Having gained popularity in recent years, many people enjoy couch surfing as a way to enjoy free accommodation and allow them to travel on a low budget. Travel enthusiast Miri shares with us her experience of cloud surfing and tips on how to stay safe.
“Couch Surfing is the best way to meet and integrate with amazing locals and make lifelong friends while you travel.”
What the hell is Couch Surfing?
There is a website called www.couchsurfing.com where you can find hosts who offer free accommodation for travellers, anywhere in the world. It’s the online hub and premier social site for helping budget travelers and backpackers meet potential hosts all over the world.
Some hosts are often travellers themselves, or former travellers, or even expatriates who moved to another country and want to stay in touch with the travel world. On the other hand, many hosts are locals who are interested in making friends from other countries or practicing English. They all have one thing in common: they all open their homes with a warm heart to strangers for free.
What is your experience with couch surfing to date?
I’ve travelled all over the U.S. staying at Couch Surfer’s homes everywhere. I spent 5 weeks in Hawaii without spending a dime on accommodation by utilising Couch Surfing and am currently travelling across Mexico, doing the same thing.
I really love this way of travelling, because besides saving a lot of money on accommodation, I have met so many interesting, great and generous people, who would never have crossed my path had I been staying in hotels. I like sharing stories and life experiences with them and listening to their stories, because you can always learn something from everybody.
On the other hand, they can show you the real face of the place you visit. I don’t like being a real tourist as much as I love hanging out with locals, going to places where they go and doing things what they do. In my opinion this is how you can have a real picture of foreign places. When I was in Maui for example, my host took me to lots of places which are not even marked on the map or in guide books, they are only known by locals who have lived there for ages. Sometimes there were just the two of us hiking in the middle of the rainforest, surrounded by nature, beautiful birds and waterfalls, without meeting anybody during the entire hike. It was wonderful!! And I wouldn’t have seen those places if I didn’t stayed with him.
Is Couch Surfing safe?
So far I have only had good experiences. All my hosts were really awesome and I have made so many friendships through Couch Surfing already. I still keep in touch with many of the people I have met, meaning I have friends all over the planet and always have people to meet up with when I am travelling!
Having shared all the amazing experiences I have had from couch surfing, I know there are also horror stories that people tell and still a lot of fears surrounding cloud surfing. How can you make sure your host is a good person when you have never met them? I think the number one way to stay safe is to spend time reading all the reviews about the hosts written by other couch surfers, who stayed with them already. You can then try to ensure the reviewers are genuine people with genuine experiences. A little research before hand can go a long way to safe guard your experience.
Useful tips I use to stay safe:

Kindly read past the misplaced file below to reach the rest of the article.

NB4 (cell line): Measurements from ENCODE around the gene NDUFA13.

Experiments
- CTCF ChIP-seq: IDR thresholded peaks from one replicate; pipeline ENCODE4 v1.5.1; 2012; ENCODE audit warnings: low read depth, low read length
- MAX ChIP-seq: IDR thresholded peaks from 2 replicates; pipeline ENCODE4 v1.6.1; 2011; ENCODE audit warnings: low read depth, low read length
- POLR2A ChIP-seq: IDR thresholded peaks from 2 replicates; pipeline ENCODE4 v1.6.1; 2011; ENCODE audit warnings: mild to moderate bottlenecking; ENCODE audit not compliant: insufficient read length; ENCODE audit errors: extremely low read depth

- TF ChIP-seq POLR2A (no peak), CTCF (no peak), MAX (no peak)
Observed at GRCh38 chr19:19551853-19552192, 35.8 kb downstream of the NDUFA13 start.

I only write to hosts who have reviews on their page already. I always make sure to read all the reviews in full and also spend time checking these reviewers are genuine. I know this makes it hard for new people to build up on the site but for me as a woman travelling alone I found it very important to ensure my safety.
I also monitor the language and try to read into the deeper meaning behind reviews. For example if someone has quite a few good reviews but they only say they ‘liked the host” or “Everything was good”, it gives me the feeling that they just didn’t want to give a bad review. I feel if someone really enjoyed staying with someone, they would more likely write a long explanation including specific reasons as to why it was so memorable to them.
Last but not least most hosts are boys for some reason. Travelling as a young girl, you have to make sure that they are not on couch surfing only because they want to hook up with somebody. One way to try and ensure this is to always check if they welcome only girls, or girls and boys (they have to set it up on their page which gender they prefer). If they only host girls, it makes me assume they are looking to hook up and I do not send them a request.
This isn’t a one sided issue and I actually met hosts who had the same problem with travellers trying to hook up with them. My host in Maui for example didn’t want to host me when I sent him a request, because he said he had some troubles with single girls already who had stayed at his place. When I shared my story with him and explained that I am recently divorced and I’m going to Hawaii to clear my mind and enjoy my life, he accepted my request. It turned out he could totally relate to my story and despite only planning to stay for 5 days I ended up staying there for 3 weeks since we became such good friends and had so much fun together. We still keep in touch and he is planning to visit me soon.
Where are you travelling now/next?
Currently I’m in San Miguel de Allende in Mexico and I have such blast with my host. He is a 65 year old guy from Texas, who moved here 5 years ago. He is such an awesome person. He showed me around the city with his motorbike and took me to two different local markets, we had a great BBQ last night with great conversation.
He has a very cute home located a ten minute walk from the centre with lots of plants in the garden and a great rooftop terrace overlooking the city.
We are having a lot of fun together, I wish I could stay longer than 4 days, but I gotta keep going to see other places, too!
You can find her blog on steemit